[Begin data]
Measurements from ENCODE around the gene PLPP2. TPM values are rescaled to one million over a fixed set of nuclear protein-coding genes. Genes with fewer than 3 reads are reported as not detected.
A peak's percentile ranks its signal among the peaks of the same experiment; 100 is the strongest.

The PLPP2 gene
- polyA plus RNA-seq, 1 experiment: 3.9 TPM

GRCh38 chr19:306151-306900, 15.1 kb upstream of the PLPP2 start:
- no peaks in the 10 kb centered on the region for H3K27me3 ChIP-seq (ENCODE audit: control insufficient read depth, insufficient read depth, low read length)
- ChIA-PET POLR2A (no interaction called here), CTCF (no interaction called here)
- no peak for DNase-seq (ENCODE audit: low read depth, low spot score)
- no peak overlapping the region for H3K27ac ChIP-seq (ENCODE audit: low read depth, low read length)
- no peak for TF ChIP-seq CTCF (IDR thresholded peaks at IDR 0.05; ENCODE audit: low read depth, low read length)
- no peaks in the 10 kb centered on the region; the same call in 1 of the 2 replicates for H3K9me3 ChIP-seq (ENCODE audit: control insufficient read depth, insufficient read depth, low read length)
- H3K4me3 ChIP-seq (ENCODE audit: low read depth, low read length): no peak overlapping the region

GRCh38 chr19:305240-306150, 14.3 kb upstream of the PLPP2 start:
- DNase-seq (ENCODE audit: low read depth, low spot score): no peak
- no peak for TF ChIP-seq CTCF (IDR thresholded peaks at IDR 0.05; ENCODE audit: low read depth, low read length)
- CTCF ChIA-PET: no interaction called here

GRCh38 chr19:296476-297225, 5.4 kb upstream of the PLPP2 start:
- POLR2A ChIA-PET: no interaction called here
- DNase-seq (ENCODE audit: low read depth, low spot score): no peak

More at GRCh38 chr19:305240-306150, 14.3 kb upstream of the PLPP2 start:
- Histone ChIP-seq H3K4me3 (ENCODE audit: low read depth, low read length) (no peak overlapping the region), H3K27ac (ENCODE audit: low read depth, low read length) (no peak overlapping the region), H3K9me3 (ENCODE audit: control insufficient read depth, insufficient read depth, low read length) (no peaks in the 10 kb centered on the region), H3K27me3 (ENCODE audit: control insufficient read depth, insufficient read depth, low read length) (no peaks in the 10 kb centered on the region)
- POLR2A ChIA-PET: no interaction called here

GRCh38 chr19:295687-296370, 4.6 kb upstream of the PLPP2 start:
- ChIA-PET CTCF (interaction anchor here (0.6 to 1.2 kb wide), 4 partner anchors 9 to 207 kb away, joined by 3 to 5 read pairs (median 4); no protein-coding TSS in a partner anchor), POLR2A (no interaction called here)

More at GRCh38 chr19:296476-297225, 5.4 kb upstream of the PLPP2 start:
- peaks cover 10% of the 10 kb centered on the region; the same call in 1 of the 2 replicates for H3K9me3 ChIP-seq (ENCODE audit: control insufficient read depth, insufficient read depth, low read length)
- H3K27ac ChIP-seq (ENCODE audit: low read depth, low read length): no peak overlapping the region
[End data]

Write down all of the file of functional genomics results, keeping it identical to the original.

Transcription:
Measurements from ENCODE around the gene PLPP2. TPM values are rescaled to one million over a fixed set of nuclear protein-coding genes. Genes with fewer than 3 reads are reported as not detected.
A peak's percentile ranks its signal among the peaks of the same experiment; 100 is the strongest.

The PLPP2 gene
- polyA plus RNA-seq, 1 experiment: 3.9 TPM

GRCh38 chr19:306151-306900, 15.1 kb upstream of the PLPP2 start:
- no peaks in the 10 kb centered on the region for H3K27me3 ChIP-seq (ENCODE audit: control insufficient read depth, insufficient read depth, low read length)
- ChIA-PET POLR2A (no interaction called here), CTCF (no interaction called here)
- no peak for DNase-seq (ENCODE audit: low read depth, low spot score)
- no peak overlapping the region for H3K27ac ChIP-seq (ENCODE audit: low read depth, low read length)
- no peak for TF ChIP-seq CTCF (IDR thresholded peaks at IDR 0.05; ENCODE audit: low read depth, low read length)
- no peaks in the 10 kb centered on the region; the same call in 1 of the 2 replicates for H3K9me3 ChIP-seq (ENCODE audit: control insufficient read depth, insufficient read depth, low read length)
- H3K4me3 ChIP-seq (ENCODE audit: low read depth, low read length): no peak overlapping the region

GRCh38 chr19:305240-306150, 14.3 kb upstream of the PLPP2 start:
- DNase-seq (ENCODE audit: low read depth, low spot score): no peak
- no peak for TF ChIP-seq CTCF (IDR thresholded peaks at IDR 0.05; ENCODE audit: low read depth, low read length)
- CTCF ChIA-PET: no interaction called here

GRCh38 chr19:296476-297225, 5.4 kb upstream of the PLPP2 start:
- POLR2A ChIA-PET: no interaction called here
- DNase-seq (ENCODE audit: low read depth, low spot score): no peak

More at GRCh38 chr19:305240-306150, 14.3 kb upstream of the PLPP2 start:
- Histone ChIP-seq H3K4me3 (ENCODE audit: low read depth, low read length) (no peak overlapping the region), H3K27ac (ENCODE audit: low read depth, low read length) (no peak overlapping the region), H3K9me3 (ENCODE audit: control insufficient read depth, insufficient read depth, low read length) (no peaks in the 10 kb centered on the region), H3K27me3 (ENCODE audit: control insufficient read depth, insufficient read depth, low read length) (no peaks in the 10 kb centered on the region)
- POLR2A ChIA-PET: no interaction called here

GRCh38 chr19:295687-296370, 4.6 kb upstream of the PLPP2 start:
- ChIA-PET CTCF (interaction anchor here (0.6 to 1.2 kb wide), 4 partner anchors 9 to 207 kb away, joined by 3 to 5 read pairs (median 4); no protein-coding TSS in a partner anchor), POLR2A (no interaction called here)

More at GRCh38 chr19:296476-297225, 5.4 kb upstream of the PLPP2 start:
- peaks cover 10% of the 10 kb centered on the region; the same call in 1 of the 2 replicates for H3K9me3 ChIP-seq (ENCODE audit: control insufficient read depth, insufficient read depth, low read length)
- H3K27ac ChIP-seq (ENCODE audit: low read depth, low read length): no peak overlapping the region